Gonks are a popular form of winter and Christmas-time decoration that approximates a gnome but with a much simpler body -- it appears egg-shaped, with most of its front being covered in a beard. Generally, the most you can see of a gonk is its nose, and if any limbs are present they are usually very minimal. Often they are specifically made to resemble Santa Claus for the holiday season. As you can see, are very cute!
Pictured to the right is one of my own gonks, called Bouba. Although typically associated with Christmas, as said, they can in fact fit in with many holiday occasions. Bouba is a springtime/Easter gonk, for instance. There is also a huge array of Halloween gonks to collect, that I hope to see some day!
While most gonks appear to be male, or simply just have a beard, female gonks certainly do exist. They almost invariably have twin braids falling in front of each shoulder in lieu of the typical huge beard. On the left is an example of a female gonk from my collection, named Eziomi.
Gonks became popularised in the 1960s in Britain as a collectible novelty toy/household decoration.
Although especially popular in the UK, gonks in fact originate from Scandinavian mythology, being something of a mix between a gnome and a hobgoblin. It is said that they had a great preference for the warmth of barns and houses during colder seasons and, if treated well, they would bless the family with good luck and protect them. Conversely, if mistreated, they were said to play wicked little tricks.
According to Inspirations Wholesale, gonks were first referred to in written text in the 17th century, although there are possible records as early as the 13th century. Overtime, as Scandinavian and Nordic culture began to adopt Christmas as a holiday celebration, the styles of gonks and it melded together, forming the Santa-esque gonks we now have today, typically associated with the winter season!
Traditions surrounding the gonk are very similar to those of gnomes, brownies, and other home-dwelling fae -- they are traditionally offered porridge over the winter solstice as a gesture of good will.
To the left here, you can see some examples of the original 1960s gonks, created by English inventor Robert Benson (from London). They've come a very long way from these designs, where they in fact maintain only a few similarities with the modern variety of gonk -- that being the egg-like shape, and the simplicity of their body.
Although 1960s gonks could look like this too, I think that the 1970s onwards might have been the best decades for this very furry type of gonk on the right. Here you can see some more characteristics typical of the modern gonk; namely, the huge amount of hair, the continued minimal and egg-shaped body, and the largely hidden/minimalistic face. It seemed they continued this way throughout these decades.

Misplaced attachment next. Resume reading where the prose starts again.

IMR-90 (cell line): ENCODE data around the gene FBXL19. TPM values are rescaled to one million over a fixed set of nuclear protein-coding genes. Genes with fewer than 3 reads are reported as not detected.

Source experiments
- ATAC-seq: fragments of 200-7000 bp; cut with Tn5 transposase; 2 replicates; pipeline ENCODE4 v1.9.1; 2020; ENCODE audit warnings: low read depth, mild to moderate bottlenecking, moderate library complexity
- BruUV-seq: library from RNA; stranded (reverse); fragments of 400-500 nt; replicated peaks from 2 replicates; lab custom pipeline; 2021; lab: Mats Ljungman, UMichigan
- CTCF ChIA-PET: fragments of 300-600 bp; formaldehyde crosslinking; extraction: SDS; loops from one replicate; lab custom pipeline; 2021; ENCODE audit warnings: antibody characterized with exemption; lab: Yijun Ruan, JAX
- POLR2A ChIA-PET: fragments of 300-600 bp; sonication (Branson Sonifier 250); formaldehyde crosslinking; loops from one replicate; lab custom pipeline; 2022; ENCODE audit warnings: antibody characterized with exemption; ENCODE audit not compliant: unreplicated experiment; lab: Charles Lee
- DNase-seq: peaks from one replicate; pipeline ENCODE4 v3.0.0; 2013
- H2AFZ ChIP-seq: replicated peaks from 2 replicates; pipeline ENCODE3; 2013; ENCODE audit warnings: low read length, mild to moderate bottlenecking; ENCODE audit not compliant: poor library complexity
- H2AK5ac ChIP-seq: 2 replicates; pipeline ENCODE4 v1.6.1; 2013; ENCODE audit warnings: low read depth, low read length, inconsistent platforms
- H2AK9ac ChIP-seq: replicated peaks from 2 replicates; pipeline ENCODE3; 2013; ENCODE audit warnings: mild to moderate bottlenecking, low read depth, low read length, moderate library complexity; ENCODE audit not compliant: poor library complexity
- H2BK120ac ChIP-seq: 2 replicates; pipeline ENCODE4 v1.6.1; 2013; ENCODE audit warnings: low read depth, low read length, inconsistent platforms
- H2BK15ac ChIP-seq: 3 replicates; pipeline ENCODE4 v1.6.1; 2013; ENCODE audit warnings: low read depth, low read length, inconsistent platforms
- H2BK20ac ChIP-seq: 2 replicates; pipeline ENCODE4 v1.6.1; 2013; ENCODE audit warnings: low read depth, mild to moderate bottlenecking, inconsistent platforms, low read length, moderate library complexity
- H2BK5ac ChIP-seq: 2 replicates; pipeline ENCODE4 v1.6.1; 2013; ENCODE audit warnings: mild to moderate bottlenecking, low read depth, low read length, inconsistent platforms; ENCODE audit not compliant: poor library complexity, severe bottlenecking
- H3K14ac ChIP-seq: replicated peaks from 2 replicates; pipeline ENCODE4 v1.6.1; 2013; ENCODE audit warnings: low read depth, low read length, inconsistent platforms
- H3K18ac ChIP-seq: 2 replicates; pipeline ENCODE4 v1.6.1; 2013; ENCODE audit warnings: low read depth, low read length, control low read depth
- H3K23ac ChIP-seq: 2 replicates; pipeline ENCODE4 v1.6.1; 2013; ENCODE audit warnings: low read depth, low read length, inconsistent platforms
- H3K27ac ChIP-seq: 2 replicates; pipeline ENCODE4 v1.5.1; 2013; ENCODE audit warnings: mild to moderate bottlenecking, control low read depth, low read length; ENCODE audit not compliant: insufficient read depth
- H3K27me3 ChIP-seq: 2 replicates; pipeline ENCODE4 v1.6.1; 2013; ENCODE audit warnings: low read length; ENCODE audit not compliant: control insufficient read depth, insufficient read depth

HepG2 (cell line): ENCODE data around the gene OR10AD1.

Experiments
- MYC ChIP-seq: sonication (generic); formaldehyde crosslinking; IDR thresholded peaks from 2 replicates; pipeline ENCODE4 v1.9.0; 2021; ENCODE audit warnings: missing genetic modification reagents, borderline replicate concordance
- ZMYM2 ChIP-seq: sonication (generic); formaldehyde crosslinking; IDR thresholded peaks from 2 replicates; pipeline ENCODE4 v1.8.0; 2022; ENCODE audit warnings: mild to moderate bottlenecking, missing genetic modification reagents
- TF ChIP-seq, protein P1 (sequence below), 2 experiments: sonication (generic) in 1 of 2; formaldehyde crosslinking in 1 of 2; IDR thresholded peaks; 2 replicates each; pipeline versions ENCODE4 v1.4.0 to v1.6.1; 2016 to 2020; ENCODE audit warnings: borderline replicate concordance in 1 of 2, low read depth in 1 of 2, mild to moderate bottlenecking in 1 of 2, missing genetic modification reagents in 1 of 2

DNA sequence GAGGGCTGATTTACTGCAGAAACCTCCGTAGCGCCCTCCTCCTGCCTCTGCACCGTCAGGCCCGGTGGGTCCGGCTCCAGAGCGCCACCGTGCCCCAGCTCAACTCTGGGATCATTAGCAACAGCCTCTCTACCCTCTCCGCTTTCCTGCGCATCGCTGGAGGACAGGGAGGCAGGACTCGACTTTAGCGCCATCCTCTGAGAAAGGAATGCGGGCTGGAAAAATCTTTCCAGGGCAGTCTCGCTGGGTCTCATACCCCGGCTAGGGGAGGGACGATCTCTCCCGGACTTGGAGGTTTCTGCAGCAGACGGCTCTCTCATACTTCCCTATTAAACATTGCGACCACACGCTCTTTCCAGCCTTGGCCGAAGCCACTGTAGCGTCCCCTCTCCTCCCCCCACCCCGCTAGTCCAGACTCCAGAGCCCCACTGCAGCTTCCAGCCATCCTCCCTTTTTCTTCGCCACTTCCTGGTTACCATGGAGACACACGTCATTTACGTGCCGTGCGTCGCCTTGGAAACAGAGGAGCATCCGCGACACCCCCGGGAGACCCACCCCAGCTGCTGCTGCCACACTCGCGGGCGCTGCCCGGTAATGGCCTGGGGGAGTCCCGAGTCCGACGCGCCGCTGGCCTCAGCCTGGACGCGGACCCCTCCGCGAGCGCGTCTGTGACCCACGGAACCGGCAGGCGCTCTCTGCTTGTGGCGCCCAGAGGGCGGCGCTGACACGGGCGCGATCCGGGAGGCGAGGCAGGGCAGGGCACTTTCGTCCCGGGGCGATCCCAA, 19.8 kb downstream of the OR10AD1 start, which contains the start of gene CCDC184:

One thing that made gonks so successful as a child's toy is that they were very easily made, as they consisted of very few (and basic/common) materials and could be made in any size. They also had a great collectible nature as due to their simplicity, variations were easy to make.
Gonks come in a huge range of sizes, and can therefore be placed almost anywhere in the home. My favourite place for gnomes is on window sills, because they get to have a nice view of outside from the comfort of inside the home. I also have many gonks at my computer desk to remind me of whats important. If I had a hearth, I would definitely place a lot of gonks around it, so they can be warm and cosy during the winter.
I consider gonks a bit of a subspecies of gnomes, and in the UK it is much easier to find gonks in shops than it is to find more traditional gnomes -- this is why my collection consists of so many gonks.
I love gonks, as they feel like a fresh and accessible, "cuter" form of gnome that lots of people find appealing. I love the presentation of them with hidden faces and large beards and hats. I think if I was a gnome I would look a lot like a gonk! I really like that there's a form of gnome that is so popular to collect, even if it's just for one season. I think gonks, like Bouba shown earlier, can be perfect for any season. I really love springtime gonks.
Very delightful "Scottish Gonk Tam 'O Shanter Figurine With Tartan Kilt." Take a look if you get the chance.
Here are some pages where you can read a bit more detail about gonks! They are basically just sites to advertise them, as they're purely collectible and their connections to mythology are very superficial.